The central role of B cells in the pathogenesis of SLE is undisputed. B cells make autoantibodies, present self-antigens, secrete and respond to cytokines and chemokines, and can regulate the function of other immune cells [1-2]. Because of these characteristics, selected subsets of B cells have been targeted for depletion in SLE, as possible therapeutic means. Below we list the biologics used to this goal, with an overview of their action and activity in clinical trials.
3.1. Therapies that Target B Cell Surface Markers
3.1.1. CD20
CD20 is expressed on immature and mature B cells, but not on plasma cells. The function and natural ligand(s) of CD20 are currently unknown, although it has been suggested that this molecule might be involved in B cell activation by influencing Ca++ influx across the plasma membranes [3].
3.1.1.1. Ocrelizumab
Ocrelizumab is a humanized (90%) anti-CD20 monoclonal antibody that targets mature B cells. It was investigated in two phase III, randomized, double blind, placebo-controlled, multicenter studies, one in patients with lupus nephritis (BELONG) (Study ID ClinicalTrials.gov Identifier: NCT00626197), and another study that evaluated two doses of ocrelizumab in patients with active SLE (BEGIN) (Study ID ClinicalTrials.gov Identifier: NCT00539838). These trails have recently been suspended due to the detection of serious and opportunistic infections [4].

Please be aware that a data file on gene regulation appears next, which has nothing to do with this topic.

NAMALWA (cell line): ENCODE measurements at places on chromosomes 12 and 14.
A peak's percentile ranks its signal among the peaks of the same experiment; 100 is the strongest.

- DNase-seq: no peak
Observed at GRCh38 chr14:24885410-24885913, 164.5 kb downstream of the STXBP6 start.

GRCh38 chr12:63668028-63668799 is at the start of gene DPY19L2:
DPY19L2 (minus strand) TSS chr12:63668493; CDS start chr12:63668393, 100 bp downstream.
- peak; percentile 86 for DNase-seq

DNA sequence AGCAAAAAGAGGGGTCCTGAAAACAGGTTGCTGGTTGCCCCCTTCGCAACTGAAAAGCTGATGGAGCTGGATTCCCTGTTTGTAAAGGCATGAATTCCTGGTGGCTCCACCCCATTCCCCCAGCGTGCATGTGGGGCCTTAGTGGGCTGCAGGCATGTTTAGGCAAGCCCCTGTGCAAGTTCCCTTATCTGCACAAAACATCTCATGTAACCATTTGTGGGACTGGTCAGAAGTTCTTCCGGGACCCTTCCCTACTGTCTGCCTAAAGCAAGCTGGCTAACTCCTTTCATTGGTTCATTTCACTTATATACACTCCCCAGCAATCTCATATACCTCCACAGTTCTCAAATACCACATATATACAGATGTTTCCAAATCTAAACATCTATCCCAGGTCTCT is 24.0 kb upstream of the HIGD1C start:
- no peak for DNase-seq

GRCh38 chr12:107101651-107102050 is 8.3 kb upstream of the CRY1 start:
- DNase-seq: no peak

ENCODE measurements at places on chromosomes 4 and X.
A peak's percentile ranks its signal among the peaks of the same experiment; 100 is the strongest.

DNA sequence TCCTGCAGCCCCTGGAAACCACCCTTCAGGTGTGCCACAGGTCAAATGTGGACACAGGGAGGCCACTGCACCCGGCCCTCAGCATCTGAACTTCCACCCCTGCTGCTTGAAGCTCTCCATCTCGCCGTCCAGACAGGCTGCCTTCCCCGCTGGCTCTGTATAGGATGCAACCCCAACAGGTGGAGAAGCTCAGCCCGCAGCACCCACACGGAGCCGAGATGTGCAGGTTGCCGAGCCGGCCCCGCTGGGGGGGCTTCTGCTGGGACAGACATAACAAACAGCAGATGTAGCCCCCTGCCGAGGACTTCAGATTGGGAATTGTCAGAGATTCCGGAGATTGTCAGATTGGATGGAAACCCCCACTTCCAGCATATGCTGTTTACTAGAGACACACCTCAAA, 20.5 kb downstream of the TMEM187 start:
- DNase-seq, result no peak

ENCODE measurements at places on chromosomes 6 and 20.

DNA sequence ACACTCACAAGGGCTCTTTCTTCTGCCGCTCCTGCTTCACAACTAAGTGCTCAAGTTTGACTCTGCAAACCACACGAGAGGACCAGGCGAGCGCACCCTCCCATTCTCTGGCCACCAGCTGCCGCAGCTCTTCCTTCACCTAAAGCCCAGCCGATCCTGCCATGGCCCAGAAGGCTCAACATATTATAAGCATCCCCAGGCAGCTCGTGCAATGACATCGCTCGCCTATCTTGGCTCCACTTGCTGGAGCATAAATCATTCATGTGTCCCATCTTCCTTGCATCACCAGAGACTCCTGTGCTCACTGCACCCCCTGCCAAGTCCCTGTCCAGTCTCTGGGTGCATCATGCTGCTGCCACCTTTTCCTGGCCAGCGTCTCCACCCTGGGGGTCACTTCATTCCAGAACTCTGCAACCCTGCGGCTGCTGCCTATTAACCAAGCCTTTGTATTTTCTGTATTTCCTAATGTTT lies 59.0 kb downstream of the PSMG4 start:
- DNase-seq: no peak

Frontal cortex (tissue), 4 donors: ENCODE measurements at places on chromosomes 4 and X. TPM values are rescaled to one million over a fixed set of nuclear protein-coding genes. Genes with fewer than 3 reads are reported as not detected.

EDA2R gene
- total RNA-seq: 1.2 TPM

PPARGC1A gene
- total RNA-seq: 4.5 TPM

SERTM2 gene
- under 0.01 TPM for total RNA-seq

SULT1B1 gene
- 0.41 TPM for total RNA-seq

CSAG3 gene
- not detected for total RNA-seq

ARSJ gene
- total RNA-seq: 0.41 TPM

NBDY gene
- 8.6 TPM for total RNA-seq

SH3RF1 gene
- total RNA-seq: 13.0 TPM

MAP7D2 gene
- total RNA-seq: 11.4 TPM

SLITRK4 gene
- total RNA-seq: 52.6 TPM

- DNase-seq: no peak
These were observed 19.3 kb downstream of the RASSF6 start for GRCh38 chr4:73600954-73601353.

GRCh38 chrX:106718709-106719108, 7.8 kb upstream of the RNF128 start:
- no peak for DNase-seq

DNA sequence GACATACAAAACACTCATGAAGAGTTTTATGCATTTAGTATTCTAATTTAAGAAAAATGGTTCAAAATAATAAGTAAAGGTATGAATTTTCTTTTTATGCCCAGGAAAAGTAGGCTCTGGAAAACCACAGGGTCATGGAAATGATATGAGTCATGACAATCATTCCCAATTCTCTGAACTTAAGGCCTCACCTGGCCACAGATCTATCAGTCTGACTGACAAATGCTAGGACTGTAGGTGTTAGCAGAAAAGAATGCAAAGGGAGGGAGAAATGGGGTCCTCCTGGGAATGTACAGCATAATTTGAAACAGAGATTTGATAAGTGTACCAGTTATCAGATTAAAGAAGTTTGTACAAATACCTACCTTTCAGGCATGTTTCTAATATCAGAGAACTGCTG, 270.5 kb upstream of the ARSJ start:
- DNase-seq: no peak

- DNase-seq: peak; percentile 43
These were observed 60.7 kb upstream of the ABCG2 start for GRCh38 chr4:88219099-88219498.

3.1.1.2. Rituximab
Rituximab is a chimeric IgG1 monoclonal antibody that targets CD20. As such, it depletes immature, naïve, memory, and germinal center B cells, but spares pro-B cells, early pre-B cells and plasma cells [5]. It is made of murine light and heavy chain variable regions and a human constant region. The murine Fab domain binds CD20, and the human Fc domain can cause B cell lysis by ADCC and apoptosis [6]. Since rituximab does not reduce significantly the levels of circulating antibodies [7-8], it also does not decrease titers of circulating autoantibodies.
Rituximab was initially approved for the treatment of low-grade non-Hodgkin B-cell lymphomas. After its success in that context, the use of rituximab was tested in autoimmunity in RA, where it showed positive effects in combination therapy with methotrexate or cyclophosphamide [9].
In SLE, rituximab has shown efficacy in case series and in open studies [10-14]. Several clinical trials with rituximab have been done in SLE (ClinicalTrials. gov Identifier: NCT00036491; NCT00278538; NCT00282347; NCT00293072; NCT00556192; NCT00908986). Studies have also addressed the effects of hematopoietic stem cell transplant post-rituximab treatment in SLE patients (ClinicalTrials. gov Identifier: NCT00230035; NCT00726518) or the safety and efficacy of the use of rituximab in combination therapy (e.g. with cyclophosphamide or mycophenolate mofetil in lupus nephritis; EXPLORER and VOYAGER [a phase II/III extension study to evaluate safety of rituximab retreatment in subjects with moderate to severe SLE]) (ClinicalTrials. gov Identifier: NCT00137969; NCT00381810).